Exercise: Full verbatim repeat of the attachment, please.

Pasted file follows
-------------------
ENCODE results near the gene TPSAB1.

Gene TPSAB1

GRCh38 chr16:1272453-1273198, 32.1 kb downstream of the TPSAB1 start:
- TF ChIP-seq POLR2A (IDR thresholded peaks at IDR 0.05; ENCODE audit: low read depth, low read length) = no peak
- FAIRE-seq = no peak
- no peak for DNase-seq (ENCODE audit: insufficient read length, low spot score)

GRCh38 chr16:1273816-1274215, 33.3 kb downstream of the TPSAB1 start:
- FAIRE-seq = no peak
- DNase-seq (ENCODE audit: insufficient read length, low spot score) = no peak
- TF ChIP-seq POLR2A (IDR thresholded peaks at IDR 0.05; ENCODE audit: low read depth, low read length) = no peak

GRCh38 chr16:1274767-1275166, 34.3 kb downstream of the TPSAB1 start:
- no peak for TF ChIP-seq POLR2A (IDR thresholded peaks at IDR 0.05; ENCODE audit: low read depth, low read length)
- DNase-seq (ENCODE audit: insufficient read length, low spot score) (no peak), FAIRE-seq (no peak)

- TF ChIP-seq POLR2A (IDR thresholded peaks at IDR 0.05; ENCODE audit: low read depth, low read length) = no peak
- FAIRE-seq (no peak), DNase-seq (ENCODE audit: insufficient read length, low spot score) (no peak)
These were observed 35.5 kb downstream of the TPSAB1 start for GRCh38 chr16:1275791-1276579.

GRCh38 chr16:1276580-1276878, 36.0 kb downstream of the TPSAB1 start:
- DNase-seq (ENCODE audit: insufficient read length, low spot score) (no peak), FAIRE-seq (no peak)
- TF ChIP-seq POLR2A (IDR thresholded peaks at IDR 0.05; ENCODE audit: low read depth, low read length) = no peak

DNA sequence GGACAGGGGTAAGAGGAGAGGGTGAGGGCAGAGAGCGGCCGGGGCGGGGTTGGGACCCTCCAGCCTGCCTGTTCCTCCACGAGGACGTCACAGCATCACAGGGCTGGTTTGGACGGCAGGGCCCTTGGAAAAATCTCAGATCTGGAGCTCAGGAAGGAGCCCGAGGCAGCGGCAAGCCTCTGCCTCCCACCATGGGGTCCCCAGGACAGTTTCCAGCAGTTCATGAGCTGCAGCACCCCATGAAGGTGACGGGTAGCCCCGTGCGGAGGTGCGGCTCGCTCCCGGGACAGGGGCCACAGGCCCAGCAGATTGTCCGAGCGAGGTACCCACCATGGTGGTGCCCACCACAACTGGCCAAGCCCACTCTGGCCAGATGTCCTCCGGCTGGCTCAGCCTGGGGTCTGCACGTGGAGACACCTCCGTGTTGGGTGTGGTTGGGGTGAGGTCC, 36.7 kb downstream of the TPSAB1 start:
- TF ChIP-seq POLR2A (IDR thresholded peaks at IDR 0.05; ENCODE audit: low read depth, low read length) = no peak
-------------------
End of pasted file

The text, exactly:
ENCODE results near the gene TPSAB1.

Gene TPSAB1

GRCh38 chr16:1272453-1273198, 32.1 kb downstream of the TPSAB1 start:
- TF ChIP-seq POLR2A (IDR thresholded peaks at IDR 0.05; ENCODE audit: low read depth, low read length) = no peak
- FAIRE-seq = no peak
- no peak for DNase-seq (ENCODE audit: insufficient read length, low spot score)

GRCh38 chr16:1273816-1274215, 33.3 kb downstream of the TPSAB1 start:
- FAIRE-seq = no peak
- DNase-seq (ENCODE audit: insufficient read length, low spot score) = no peak
- TF ChIP-seq POLR2A (IDR thresholded peaks at IDR 0.05; ENCODE audit: low read depth, low read length) = no peak

GRCh38 chr16:1274767-1275166, 34.3 kb downstream of the TPSAB1 start:
- no peak for TF ChIP-seq POLR2A (IDR thresholded peaks at IDR 0.05; ENCODE audit: low read depth, low read length)
- DNase-seq (ENCODE audit: insufficient read length, low spot score) (no peak), FAIRE-seq (no peak)

- TF ChIP-seq POLR2A (IDR thresholded peaks at IDR 0.05; ENCODE audit: low read depth, low read length) = no peak
- FAIRE-seq (no peak), DNase-seq (ENCODE audit: insufficient read length, low spot score) (no peak)
These were observed 35.5 kb downstream of the TPSAB1 start for GRCh38 chr16:1275791-1276579.

GRCh38 chr16:1276580-1276878, 36.0 kb downstream of the TPSAB1 start:
- DNase-seq (ENCODE audit: insufficient read length, low spot score) (no peak), FAIRE-seq (no peak)
- TF ChIP-seq POLR2A (IDR thresholded peaks at IDR 0.05; ENCODE audit: low read depth, low read length) = no peak

DNA sequence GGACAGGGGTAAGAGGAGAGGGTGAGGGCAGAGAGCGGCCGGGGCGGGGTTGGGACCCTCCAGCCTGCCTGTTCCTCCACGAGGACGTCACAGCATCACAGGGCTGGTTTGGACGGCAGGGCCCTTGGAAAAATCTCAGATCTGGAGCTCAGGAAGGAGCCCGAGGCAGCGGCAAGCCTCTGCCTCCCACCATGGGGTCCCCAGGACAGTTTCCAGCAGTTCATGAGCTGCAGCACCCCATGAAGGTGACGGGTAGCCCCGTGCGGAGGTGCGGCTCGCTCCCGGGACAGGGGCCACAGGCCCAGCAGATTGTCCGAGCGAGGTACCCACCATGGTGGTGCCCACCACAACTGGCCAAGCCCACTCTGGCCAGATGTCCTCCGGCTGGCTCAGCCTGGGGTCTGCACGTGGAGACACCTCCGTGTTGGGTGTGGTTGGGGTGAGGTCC, 36.7 kb downstream of the TPSAB1 start:
- TF ChIP-seq POLR2A (IDR thresholded peaks at IDR 0.05; ENCODE audit: low read depth, low read length) = no peak